The main thing to remember is that, like Americans, the British do not enjoy an obnoxious group of young adults acting like they own the place. I mean, how many times how you glared at a large gaggle of giggling girls who refuse to move out of their five across formation? Too many to count? I thought so. This can lead to the cashier, waitress, or ticket taker to be short with you; not because they happen to hate Americans, but because it is rude to walk into the store, restaurant, or castle and act like you own the place. Luckily, this is easily fixed: be respectful of those around you. Remember that you are a guest in this country, so you should strive to be a good one. Also, never underestimate the power of "please" and "thank you." Common sense, I know, but you'd be surprised at how few actually use them.
Something some Americans might not know, however, is that the British think we are very loud. It's not the sound of our "accent" that makes them cringe; it's how loudly we're using said accent. We might think we're talking at a very normal volume, but to someone from a different country it may seem like we're shouting in their face. This doesn't mean you have to whisper, but it may be a good thing to dial down your volume a notch or two, just in case.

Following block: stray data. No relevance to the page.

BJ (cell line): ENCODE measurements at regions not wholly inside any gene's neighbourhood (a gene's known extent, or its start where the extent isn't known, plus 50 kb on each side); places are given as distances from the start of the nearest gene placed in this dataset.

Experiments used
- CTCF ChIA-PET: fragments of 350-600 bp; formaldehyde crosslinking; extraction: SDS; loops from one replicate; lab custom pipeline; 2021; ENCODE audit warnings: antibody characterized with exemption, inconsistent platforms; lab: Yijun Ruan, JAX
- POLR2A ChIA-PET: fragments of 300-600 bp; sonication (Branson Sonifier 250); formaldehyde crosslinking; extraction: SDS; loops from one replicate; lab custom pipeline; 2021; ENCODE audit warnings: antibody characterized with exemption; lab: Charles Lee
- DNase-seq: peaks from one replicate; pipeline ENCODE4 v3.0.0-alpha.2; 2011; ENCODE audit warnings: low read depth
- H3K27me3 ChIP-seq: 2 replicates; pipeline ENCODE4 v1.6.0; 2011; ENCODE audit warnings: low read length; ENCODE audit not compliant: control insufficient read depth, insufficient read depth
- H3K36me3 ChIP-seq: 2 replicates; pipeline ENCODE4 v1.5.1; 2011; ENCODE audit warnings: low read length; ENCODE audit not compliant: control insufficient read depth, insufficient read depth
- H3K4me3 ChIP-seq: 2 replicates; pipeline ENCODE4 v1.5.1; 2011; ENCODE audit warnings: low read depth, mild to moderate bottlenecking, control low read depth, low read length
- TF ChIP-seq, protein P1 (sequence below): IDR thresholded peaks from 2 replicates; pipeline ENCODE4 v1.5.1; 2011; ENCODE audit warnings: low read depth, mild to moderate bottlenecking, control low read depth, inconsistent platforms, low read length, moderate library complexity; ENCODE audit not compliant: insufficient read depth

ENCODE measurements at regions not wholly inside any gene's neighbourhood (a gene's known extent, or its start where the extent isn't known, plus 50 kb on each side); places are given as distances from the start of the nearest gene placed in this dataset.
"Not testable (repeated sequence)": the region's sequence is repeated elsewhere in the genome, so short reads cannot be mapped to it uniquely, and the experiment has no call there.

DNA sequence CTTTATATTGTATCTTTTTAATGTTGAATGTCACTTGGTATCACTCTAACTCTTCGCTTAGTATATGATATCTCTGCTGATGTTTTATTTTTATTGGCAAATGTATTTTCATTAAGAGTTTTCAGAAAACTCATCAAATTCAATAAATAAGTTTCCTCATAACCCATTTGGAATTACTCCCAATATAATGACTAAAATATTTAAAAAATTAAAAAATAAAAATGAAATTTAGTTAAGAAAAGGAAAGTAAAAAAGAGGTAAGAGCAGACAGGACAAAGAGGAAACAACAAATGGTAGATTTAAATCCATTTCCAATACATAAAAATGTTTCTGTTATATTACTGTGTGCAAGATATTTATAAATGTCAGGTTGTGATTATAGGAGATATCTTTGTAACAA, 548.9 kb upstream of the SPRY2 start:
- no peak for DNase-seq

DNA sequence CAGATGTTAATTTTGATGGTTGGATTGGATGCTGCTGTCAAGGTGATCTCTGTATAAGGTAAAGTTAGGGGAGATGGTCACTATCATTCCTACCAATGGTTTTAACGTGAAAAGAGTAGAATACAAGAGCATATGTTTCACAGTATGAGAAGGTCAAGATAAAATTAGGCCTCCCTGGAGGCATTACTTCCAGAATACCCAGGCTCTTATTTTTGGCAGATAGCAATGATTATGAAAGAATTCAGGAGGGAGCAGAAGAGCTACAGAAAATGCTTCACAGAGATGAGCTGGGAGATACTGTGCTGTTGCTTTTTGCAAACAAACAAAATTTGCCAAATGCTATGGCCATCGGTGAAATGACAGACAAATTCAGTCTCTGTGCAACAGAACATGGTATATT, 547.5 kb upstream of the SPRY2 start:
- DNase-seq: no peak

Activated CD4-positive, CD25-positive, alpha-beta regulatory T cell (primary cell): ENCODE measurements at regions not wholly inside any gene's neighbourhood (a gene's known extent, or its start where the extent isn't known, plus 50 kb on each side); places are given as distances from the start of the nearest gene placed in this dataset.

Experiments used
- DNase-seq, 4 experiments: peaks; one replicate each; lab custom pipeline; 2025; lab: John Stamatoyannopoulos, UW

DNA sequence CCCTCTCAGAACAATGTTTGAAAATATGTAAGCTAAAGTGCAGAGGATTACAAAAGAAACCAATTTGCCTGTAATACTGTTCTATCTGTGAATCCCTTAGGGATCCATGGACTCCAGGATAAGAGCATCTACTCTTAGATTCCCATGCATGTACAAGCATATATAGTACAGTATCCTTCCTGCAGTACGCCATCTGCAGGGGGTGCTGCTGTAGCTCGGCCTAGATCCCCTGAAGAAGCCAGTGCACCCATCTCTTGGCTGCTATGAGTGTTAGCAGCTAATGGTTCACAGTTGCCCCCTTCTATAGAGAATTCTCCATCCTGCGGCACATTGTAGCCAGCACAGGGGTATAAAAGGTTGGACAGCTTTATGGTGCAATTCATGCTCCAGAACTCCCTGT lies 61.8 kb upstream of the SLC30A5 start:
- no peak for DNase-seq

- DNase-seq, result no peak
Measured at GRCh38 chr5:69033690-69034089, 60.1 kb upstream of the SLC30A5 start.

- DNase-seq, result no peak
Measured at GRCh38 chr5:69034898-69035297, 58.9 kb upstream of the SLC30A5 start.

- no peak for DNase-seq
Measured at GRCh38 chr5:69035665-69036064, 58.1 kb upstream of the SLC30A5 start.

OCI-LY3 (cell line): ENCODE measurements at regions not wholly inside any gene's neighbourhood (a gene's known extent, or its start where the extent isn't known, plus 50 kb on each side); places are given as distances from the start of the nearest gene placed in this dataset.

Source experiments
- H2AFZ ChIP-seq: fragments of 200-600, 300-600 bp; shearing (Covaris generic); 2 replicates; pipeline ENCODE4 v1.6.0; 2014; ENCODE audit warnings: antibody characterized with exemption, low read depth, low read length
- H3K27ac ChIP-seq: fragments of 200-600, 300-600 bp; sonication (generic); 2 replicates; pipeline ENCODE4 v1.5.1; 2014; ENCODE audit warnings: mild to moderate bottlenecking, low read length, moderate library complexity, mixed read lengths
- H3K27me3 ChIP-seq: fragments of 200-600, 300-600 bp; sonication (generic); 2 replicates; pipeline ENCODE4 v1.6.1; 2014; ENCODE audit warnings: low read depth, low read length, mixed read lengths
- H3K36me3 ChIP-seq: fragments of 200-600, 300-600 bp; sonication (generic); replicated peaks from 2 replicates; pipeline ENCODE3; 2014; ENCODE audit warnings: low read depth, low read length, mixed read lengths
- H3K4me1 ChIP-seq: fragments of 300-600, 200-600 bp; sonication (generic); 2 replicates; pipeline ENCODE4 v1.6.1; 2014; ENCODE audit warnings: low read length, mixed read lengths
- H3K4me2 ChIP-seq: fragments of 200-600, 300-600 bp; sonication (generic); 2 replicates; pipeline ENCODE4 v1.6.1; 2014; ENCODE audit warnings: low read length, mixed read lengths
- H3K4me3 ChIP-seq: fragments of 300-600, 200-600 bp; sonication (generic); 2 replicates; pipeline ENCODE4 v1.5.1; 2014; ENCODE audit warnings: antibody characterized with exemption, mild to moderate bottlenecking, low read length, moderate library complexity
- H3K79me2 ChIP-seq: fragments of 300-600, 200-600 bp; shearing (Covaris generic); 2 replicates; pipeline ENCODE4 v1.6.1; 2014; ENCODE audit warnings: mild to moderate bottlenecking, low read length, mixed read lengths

|She also helped us dress in full military regalia and took our picture!|
So, the myth that the British hate Americans: busted. They love to share their wonderful country with you as long as you're polite and interested.
Also, one more helpful hint before I go. Instead of asking what state you are from, they often ask what region you are from. Chances are if you just say the name of your state they'll know exactly where you come from. Hopefully this will prevent you from looking like an idiot when you're silent for a few seconds wondering if you should say the mid-west, America, or Wisconsin. It's too late for me (one cashier at Asda probably thinks I'm a little slow), but there's still hope for you!